Think lifestyle changes, not medications. From Medical Daily:
In 2013, Dr. Iona Heath, a retired general practitioner published an article in the Journal of the American Medical Association, in which she spoke about the side effects of overtreatment and overdiagnosis of mild hypertension. Now, in a new study, researchers revisit this idea, saying that unnecessary treatment of mild hypertension in low-risk patients is harming them and putting a burden on health care resources. They also argue that there's a need to reexamine criteria for diagnosing hypertension and treating blood pressure.
About 40 percent of the world’s population, including 67 million American adults, have hypertension. Over half are classified as having mild hypertension.
More than half of people with mild hypertension are treated with drugs, but there has been no evidence to suggest that blood pressure-lowering drugs prevent heart attacks. Instead of prescribing drugs to control mild hypertension, the authors urge clinicians to recommend healthier lifestyles to patients, which include exercising, quitting smoking, and decreased alcohol consumption. They also urge clinics to improve the accuracy of blood pressure-measuring instruments and to inform patients about measuring blood pressure at home.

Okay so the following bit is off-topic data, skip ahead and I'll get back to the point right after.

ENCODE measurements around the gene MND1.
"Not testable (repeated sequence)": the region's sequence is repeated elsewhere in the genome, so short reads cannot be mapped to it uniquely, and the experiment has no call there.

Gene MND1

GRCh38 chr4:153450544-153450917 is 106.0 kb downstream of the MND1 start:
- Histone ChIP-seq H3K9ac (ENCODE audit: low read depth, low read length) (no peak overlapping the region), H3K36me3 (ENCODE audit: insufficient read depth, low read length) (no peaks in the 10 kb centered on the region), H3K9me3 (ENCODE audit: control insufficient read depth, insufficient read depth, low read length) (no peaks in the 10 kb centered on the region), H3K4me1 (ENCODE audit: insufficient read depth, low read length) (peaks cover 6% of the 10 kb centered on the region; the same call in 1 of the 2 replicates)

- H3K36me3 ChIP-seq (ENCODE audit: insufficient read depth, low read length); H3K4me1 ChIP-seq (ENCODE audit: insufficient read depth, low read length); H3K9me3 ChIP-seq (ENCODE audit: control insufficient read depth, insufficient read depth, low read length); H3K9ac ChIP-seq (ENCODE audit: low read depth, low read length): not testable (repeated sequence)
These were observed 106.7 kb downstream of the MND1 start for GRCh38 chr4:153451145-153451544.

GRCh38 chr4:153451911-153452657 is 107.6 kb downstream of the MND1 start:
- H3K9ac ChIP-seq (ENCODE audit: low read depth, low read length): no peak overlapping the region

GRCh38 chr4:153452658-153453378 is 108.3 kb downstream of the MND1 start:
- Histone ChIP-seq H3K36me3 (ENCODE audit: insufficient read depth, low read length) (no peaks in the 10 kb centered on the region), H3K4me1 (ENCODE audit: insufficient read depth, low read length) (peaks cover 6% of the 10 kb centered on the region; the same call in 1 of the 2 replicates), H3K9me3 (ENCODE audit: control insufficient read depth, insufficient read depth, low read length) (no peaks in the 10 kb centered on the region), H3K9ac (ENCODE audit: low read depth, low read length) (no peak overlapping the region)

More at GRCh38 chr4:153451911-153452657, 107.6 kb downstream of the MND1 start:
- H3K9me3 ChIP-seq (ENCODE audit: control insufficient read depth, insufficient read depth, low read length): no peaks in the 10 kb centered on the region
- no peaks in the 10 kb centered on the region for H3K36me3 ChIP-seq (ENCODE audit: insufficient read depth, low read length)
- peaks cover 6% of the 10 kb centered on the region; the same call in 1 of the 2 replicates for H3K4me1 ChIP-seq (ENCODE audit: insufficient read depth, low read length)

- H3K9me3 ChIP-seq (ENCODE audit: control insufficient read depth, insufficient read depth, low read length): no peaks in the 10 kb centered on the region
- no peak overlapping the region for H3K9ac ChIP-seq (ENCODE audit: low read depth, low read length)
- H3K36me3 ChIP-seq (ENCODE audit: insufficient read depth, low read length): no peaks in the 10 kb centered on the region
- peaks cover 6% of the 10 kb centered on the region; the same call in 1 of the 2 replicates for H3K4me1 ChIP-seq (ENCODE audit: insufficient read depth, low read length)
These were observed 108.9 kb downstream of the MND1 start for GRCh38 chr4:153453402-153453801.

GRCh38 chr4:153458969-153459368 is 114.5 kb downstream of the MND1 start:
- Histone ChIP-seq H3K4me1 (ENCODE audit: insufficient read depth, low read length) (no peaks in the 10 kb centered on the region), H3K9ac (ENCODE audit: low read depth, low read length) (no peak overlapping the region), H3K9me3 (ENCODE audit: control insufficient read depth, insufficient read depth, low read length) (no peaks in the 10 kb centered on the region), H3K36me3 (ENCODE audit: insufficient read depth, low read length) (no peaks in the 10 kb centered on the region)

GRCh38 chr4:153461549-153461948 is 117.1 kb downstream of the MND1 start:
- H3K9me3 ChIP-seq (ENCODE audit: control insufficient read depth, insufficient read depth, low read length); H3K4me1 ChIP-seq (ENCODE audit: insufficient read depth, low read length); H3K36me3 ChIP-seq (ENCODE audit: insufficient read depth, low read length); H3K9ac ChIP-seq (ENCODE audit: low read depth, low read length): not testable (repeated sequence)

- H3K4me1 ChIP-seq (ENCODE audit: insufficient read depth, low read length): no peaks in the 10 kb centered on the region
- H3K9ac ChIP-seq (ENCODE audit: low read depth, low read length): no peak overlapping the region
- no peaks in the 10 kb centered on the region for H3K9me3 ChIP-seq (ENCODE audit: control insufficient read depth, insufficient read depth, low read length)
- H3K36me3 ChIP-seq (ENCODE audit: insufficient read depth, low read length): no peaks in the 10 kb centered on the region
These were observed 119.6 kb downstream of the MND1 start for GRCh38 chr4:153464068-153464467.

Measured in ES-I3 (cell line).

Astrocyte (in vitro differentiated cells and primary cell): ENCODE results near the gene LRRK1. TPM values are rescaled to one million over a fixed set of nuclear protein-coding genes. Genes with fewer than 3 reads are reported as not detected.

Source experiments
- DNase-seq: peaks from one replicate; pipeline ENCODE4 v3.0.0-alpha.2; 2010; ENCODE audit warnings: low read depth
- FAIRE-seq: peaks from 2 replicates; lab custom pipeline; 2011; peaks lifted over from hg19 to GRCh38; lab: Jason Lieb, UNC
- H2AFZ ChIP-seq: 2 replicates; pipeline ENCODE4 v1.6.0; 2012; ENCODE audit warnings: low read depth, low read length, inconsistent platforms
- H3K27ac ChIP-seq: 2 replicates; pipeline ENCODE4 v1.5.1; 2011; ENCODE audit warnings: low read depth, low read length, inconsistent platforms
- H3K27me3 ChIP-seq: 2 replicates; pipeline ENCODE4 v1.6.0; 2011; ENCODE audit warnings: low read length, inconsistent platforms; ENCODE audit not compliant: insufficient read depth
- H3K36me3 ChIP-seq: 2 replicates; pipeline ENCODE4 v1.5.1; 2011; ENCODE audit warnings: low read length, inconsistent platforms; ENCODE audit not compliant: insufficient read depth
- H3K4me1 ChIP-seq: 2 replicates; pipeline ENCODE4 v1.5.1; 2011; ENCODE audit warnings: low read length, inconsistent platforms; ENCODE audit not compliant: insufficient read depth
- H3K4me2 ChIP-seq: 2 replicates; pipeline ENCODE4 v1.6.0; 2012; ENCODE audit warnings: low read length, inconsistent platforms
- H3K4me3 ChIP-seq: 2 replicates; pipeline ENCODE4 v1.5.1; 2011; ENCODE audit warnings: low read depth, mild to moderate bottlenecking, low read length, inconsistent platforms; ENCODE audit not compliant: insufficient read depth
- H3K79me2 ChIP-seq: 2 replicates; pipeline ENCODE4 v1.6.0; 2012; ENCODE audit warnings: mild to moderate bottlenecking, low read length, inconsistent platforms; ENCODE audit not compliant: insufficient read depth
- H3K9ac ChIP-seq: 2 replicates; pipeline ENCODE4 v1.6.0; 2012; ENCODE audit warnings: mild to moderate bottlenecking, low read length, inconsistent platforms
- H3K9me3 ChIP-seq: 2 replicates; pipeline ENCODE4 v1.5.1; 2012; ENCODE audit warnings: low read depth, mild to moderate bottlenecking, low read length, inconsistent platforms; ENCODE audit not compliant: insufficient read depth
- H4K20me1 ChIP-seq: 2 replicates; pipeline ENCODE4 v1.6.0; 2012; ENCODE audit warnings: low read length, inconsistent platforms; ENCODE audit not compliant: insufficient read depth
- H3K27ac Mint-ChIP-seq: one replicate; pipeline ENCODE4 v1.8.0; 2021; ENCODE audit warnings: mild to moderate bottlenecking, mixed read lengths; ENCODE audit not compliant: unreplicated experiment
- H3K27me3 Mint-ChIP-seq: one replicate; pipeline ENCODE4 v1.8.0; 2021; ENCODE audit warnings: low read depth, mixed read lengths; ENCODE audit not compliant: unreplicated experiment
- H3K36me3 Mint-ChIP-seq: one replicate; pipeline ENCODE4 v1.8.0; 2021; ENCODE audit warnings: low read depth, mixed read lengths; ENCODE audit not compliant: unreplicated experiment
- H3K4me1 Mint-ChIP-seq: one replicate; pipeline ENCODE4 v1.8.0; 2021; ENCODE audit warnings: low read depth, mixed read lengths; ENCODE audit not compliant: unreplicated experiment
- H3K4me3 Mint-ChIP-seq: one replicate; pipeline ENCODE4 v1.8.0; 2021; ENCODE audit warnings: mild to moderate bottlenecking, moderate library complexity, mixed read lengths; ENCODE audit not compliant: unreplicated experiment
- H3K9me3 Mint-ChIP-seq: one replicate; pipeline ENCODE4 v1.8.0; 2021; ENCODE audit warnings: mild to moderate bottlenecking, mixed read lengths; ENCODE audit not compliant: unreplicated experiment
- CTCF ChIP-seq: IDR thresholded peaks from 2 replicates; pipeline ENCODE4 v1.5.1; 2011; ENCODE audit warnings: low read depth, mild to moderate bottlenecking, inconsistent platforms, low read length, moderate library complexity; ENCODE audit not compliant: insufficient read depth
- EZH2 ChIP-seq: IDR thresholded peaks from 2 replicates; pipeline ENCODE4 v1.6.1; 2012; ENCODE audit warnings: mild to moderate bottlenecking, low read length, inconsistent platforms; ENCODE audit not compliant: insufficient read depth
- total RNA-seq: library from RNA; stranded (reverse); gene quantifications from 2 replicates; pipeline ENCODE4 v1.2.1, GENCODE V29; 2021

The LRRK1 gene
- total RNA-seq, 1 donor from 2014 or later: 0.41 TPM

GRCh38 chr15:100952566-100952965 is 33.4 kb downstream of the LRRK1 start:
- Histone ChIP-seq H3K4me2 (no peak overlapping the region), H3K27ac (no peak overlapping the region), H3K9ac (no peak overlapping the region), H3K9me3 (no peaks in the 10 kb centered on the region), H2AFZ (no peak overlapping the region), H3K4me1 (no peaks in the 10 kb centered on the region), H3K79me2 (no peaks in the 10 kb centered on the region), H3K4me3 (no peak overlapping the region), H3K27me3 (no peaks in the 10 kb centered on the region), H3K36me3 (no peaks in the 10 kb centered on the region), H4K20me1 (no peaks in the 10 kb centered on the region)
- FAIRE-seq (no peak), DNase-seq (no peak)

From Medical Xpress:
Lowering the drug threshold for high blood pressure has exposed millions of low-risk people around the world to drug treatment of uncertain benefit at huge cost to health systems, warn US experts in BMJ today. Dr Stephen Martin and colleagues argue that this strategy is failing patients and wasting healthcare resources.
Over half of people with mild hypertension are treated with medication. Yet treating low risk mildly hypertensive patients with drugs has not been proven to reduce cardiovascular disease or death. The authors argue that overemphasis on drug treatment "risks adverse effects, such as increased risk of falls, and misses opportunities to modify individual lifestyle choices and tackle lifestyle factors at a public health level."
And for those over 65 the levels can be even higher. From Science News:
A broad review of the use of medications to reduce blood pressure has confirmed that "mild" control of systolic pressure is adequate for adults age 65 or older -- in the elderly, there's no clear benefit to more aggressive use of medications to achieve a lower pressure. Historically, most medical practitioners tried to achieve control of systolic pressure -- the higher of the two blood pressure readings -- to 140 or less. Recently changed guidelines now suggest that for adults over 60, keeping the systolic pressure at 150 or less is adequate, and this extensive analysis confirms that.